Despite spending $250 million, more suburban bridges 'deficient'
1 out of 13 a problem last year; this year, it's 1 out of 11
For the past five years, the bridge that carries Milwaukee Avenue over a small stream just north of Libertyville has been listed by the Illinois Department of Transportation as a "high priority" for repairs.
Inspectors have deemed some segments of the bridge "structurally deficient" in annual checkups since 2006. But come this spring, that might all change. The bridge is scheduled for replacement as part of a $23 million widening and reconstruction plan for the thoroughfare, according to IDOT officials.
The problem is, when that bridge comes off the state transportation department's "deficient" list, another one -- or possibly two -- will replace it.
Roughly $250 million in federal and state taxes were spent this past fiscal year to fix or replace 91 bridges in the six-county Chicago and suburban region, according to IDOT officials. Yet, there are more bridges on the state's deficient list today than at the same time last year. Many are carry-overs from last year. In fact, 293 of the 3,693 bridges in Cook, DuPage, Kane, Lake, McHenry and Will counties were considered deficient last year. As of Monday, 337 bridges in those counties are considered deficient, according to IDOT's website.
Only DuPage County has fewer deficient bridges than in 2010.
Some complain that transportation infrastructure is not the priority it should be.
"It's common all over the country," said David Goldberg, communications director for Transportation for America, a national transportation infrastructure advocacy consortium. "The longer the recession lingers and tax receipts remain depressed, maintenance is one of the things that's relatively easy to defer."
Goldberg said his organization is trying to get Congress to make bridge and road maintenance a priority in the next federal transportation funding bill "for the first time ever."
That might speed up some projects that will be waiting years for funding assistance otherwise.
Since 2006, the Interstate 90 bridges maintained by the Illinois Toll Highway Authority over Oakton Avenue in Elk Grove Village have been deemed deficient in some categories, according to IDOT inspection records. Currently, the substructures of both bridges -- the vertical supports of the bridges that carry an average of 68,700 vehicles a day -- are considered to be in "poor condition." The overall condition of the bridges themselves are listed at the "minimum adequacy to be left in place," according to the inspection report.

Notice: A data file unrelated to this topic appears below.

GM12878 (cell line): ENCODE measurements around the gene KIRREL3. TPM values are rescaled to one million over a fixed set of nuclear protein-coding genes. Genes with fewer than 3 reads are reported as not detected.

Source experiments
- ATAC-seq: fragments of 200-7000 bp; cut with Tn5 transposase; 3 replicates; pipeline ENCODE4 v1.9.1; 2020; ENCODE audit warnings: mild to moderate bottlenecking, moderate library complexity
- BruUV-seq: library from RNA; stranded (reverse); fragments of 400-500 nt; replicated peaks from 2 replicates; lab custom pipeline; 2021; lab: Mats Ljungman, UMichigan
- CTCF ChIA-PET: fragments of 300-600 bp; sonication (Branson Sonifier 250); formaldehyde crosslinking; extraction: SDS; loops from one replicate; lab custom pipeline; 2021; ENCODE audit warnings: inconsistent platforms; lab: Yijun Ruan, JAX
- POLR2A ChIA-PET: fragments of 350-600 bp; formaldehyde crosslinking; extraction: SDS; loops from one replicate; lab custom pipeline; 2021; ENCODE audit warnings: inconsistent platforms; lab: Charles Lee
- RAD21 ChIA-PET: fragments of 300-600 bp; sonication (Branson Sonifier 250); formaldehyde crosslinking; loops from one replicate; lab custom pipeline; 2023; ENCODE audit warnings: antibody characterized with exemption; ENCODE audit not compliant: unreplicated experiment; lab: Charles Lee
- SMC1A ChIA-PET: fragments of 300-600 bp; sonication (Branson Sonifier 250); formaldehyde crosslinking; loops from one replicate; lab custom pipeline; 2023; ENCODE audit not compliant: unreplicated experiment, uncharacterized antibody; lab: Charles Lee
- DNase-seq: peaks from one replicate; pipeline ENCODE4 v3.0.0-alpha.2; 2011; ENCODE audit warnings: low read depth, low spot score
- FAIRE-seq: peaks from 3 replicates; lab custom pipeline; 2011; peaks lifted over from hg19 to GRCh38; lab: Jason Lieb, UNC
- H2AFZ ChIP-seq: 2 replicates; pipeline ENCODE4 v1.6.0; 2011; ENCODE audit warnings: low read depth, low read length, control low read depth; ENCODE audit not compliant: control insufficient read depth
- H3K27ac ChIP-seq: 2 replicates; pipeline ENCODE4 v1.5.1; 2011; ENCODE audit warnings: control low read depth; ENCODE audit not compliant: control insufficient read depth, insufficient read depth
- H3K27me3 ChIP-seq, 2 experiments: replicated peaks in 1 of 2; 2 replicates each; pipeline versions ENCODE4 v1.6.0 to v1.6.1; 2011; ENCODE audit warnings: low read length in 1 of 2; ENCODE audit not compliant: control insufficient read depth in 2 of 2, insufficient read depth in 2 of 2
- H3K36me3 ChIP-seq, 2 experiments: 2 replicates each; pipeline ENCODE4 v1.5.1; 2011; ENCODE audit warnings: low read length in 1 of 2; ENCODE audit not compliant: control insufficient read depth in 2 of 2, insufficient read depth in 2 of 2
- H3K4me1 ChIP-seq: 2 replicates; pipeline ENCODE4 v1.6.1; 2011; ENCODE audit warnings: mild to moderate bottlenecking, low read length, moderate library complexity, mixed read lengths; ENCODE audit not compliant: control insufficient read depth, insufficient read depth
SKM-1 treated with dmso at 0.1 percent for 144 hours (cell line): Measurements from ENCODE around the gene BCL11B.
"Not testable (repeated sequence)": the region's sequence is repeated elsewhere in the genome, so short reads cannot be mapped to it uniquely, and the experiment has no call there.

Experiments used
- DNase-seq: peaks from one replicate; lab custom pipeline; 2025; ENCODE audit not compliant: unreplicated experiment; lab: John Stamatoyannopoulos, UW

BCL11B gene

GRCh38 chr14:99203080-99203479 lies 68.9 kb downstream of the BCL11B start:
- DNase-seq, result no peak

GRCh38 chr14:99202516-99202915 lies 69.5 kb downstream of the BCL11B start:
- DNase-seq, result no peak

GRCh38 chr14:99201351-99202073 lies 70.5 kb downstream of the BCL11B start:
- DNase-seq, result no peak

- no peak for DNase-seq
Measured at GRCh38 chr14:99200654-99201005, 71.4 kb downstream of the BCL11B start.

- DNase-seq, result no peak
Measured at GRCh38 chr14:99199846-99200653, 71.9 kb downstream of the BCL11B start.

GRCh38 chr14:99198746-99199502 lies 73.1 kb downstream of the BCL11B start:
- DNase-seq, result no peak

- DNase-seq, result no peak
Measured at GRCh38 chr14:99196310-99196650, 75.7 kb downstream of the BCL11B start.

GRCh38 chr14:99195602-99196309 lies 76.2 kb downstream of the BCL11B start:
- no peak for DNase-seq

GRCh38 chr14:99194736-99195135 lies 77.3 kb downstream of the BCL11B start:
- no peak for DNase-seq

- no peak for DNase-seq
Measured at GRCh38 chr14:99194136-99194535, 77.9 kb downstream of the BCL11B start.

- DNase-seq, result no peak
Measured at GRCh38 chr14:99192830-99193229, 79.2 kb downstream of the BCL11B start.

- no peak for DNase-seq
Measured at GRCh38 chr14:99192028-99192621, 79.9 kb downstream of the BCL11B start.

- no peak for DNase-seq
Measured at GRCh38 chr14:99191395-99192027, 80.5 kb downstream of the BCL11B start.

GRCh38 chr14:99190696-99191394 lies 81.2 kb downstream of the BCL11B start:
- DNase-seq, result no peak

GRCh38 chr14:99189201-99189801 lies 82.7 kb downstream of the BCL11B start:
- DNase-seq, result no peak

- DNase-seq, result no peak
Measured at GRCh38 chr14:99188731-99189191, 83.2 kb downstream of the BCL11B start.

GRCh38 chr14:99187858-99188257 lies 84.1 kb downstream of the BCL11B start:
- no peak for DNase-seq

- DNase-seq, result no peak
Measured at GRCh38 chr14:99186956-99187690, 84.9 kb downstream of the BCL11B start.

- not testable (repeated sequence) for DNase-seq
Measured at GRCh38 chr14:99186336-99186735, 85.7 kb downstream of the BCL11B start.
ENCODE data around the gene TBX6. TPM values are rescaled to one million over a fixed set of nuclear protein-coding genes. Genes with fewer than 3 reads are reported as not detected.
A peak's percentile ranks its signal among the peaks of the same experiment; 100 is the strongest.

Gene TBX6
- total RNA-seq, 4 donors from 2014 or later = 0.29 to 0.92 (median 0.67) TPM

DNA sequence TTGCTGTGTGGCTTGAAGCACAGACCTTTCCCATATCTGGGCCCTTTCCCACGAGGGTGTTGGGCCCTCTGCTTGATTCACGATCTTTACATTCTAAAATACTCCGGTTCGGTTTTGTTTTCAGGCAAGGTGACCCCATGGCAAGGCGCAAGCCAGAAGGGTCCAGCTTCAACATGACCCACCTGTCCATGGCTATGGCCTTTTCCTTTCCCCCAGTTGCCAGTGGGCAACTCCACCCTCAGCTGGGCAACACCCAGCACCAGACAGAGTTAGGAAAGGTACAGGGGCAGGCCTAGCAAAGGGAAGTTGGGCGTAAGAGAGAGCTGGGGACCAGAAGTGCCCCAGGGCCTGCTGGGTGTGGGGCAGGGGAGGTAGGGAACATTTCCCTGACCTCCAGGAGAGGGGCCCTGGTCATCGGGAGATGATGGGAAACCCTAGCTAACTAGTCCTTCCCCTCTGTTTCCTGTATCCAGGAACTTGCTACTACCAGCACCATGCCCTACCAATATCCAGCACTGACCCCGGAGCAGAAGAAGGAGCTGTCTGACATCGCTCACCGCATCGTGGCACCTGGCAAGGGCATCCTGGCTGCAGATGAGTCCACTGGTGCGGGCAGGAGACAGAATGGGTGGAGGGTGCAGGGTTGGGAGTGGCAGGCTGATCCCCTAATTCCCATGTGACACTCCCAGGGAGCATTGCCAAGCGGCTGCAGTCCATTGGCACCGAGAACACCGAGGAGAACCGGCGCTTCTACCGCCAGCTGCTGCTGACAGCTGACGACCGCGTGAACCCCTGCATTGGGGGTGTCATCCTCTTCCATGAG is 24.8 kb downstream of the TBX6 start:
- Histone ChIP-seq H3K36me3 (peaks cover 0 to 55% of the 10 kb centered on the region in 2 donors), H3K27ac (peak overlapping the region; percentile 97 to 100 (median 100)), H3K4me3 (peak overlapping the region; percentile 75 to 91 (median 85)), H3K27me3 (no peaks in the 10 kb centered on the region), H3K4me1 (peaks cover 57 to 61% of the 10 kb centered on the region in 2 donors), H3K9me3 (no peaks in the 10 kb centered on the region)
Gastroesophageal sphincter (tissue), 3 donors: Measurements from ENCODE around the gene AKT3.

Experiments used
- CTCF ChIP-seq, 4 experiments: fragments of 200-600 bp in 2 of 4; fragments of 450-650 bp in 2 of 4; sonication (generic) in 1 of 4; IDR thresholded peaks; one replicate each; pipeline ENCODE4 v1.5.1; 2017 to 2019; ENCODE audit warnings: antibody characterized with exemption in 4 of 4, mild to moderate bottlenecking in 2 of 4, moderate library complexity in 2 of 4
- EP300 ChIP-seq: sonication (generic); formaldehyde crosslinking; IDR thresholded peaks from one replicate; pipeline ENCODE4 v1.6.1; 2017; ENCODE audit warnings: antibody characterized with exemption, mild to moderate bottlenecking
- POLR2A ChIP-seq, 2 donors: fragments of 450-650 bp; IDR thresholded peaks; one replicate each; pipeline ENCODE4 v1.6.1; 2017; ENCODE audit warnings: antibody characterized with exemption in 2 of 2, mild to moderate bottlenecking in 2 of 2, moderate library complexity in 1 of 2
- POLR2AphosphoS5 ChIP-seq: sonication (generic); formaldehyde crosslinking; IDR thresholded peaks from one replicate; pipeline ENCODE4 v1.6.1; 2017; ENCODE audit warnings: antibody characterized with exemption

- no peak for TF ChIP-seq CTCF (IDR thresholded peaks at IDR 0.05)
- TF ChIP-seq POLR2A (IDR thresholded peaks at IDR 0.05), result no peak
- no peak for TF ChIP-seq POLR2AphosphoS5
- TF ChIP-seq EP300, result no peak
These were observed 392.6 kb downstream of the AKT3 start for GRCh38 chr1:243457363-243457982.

"These two bridges are scheduled to be repaired in 2015 as part of the I-90 corridor reconstruction and widening project," said tollway spokeswoman Wendy Abrams. "Our current cost estimate to design, construct and inspect the bridges, in 2015 dollars, is $13.3 million. These bridges pose no safety concerns and we continue to monitor them regularly."
The wait is similar for a bridge carrying Interstate 290 over Salt Creek near Addison. IDOT spokesman Guy Tridgell said that bridge, which has 75,500 vehicles use it daily, is scheduled for repair sometime between now and 2017 and will cost an estimated $12.4 million. Inspectors have rated the condition of the bridge's road and horizontal supports as "critical" for the past three years.
Some critics have charged that bridge inspections are often subjective, and a 2010 federal report criticized some spending practices on bridges that weren't rated deficient. However, IDOT officials argue that all inspections are checked for accuracy to ensure funding goes where there is a priority.
That's why the Algonquin Road bridge over Salt Creek in Rolling Meadows, which had its roadway and support structures listed in critical condition last year, was one of the 91 suburban bridges fixed this year. That project lasted most of the summer and into the fall, costing $1.6 million, Tridgell said.
But with bridges hitting the deficient list at a higher rate than those getting fixed, some worry that bridges with these critical deficiencies may wait longer for repair.
"That's one of the reasons we have tried to call attention to this issue and are looking to Congress to do something about it," Goldberg said.
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